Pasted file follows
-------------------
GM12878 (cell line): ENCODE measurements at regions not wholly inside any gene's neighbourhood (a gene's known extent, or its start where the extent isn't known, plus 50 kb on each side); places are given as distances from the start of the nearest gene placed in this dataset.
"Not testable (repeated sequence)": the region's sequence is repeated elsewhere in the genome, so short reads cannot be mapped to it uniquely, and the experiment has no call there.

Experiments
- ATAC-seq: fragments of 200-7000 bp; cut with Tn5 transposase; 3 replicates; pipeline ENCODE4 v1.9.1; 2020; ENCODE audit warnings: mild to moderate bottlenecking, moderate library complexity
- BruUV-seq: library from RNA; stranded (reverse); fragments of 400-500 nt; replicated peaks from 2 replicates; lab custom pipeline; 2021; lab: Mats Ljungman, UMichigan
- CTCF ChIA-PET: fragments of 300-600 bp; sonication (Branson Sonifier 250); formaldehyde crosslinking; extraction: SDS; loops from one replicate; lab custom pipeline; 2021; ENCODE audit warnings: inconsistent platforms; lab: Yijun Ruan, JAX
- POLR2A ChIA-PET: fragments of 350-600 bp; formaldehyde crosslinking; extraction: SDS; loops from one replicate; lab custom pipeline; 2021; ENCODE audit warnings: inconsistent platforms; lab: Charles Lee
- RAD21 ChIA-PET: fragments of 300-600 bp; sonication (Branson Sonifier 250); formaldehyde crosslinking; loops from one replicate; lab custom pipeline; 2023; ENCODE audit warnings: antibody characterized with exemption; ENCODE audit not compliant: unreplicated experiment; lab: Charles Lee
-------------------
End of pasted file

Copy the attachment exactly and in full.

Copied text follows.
GM12878 (cell line): ENCODE measurements at regions not wholly inside any gene's neighbourhood (a gene's known extent, or its start where the extent isn't known, plus 50 kb on each side); places are given as distances from the start of the nearest gene placed in this dataset.
"Not testable (repeated sequence)": the region's sequence is repeated elsewhere in the genome, so short reads cannot be mapped to it uniquely, and the experiment has no call there.

Experiments
- ATAC-seq: fragments of 200-7000 bp; cut with Tn5 transposase; 3 replicates; pipeline ENCODE4 v1.9.1; 2020; ENCODE audit warnings: mild to moderate bottlenecking, moderate library complexity
- BruUV-seq: library from RNA; stranded (reverse); fragments of 400-500 nt; replicated peaks from 2 replicates; lab custom pipeline; 2021; lab: Mats Ljungman, UMichigan
- CTCF ChIA-PET: fragments of 300-600 bp; sonication (Branson Sonifier 250); formaldehyde crosslinking; extraction: SDS; loops from one replicate; lab custom pipeline; 2021; ENCODE audit warnings: inconsistent platforms; lab: Yijun Ruan, JAX
- POLR2A ChIA-PET: fragments of 350-600 bp; formaldehyde crosslinking; extraction: SDS; loops from one replicate; lab custom pipeline; 2021; ENCODE audit warnings: inconsistent platforms; lab: Charles Lee
- RAD21 ChIA-PET: fragments of 300-600 bp; sonication (Branson Sonifier 250); formaldehyde crosslinking; loops from one replicate; lab custom pipeline; 2023; ENCODE audit warnings: antibody characterized with exemption; ENCODE audit not compliant: unreplicated experiment; lab: Charles Lee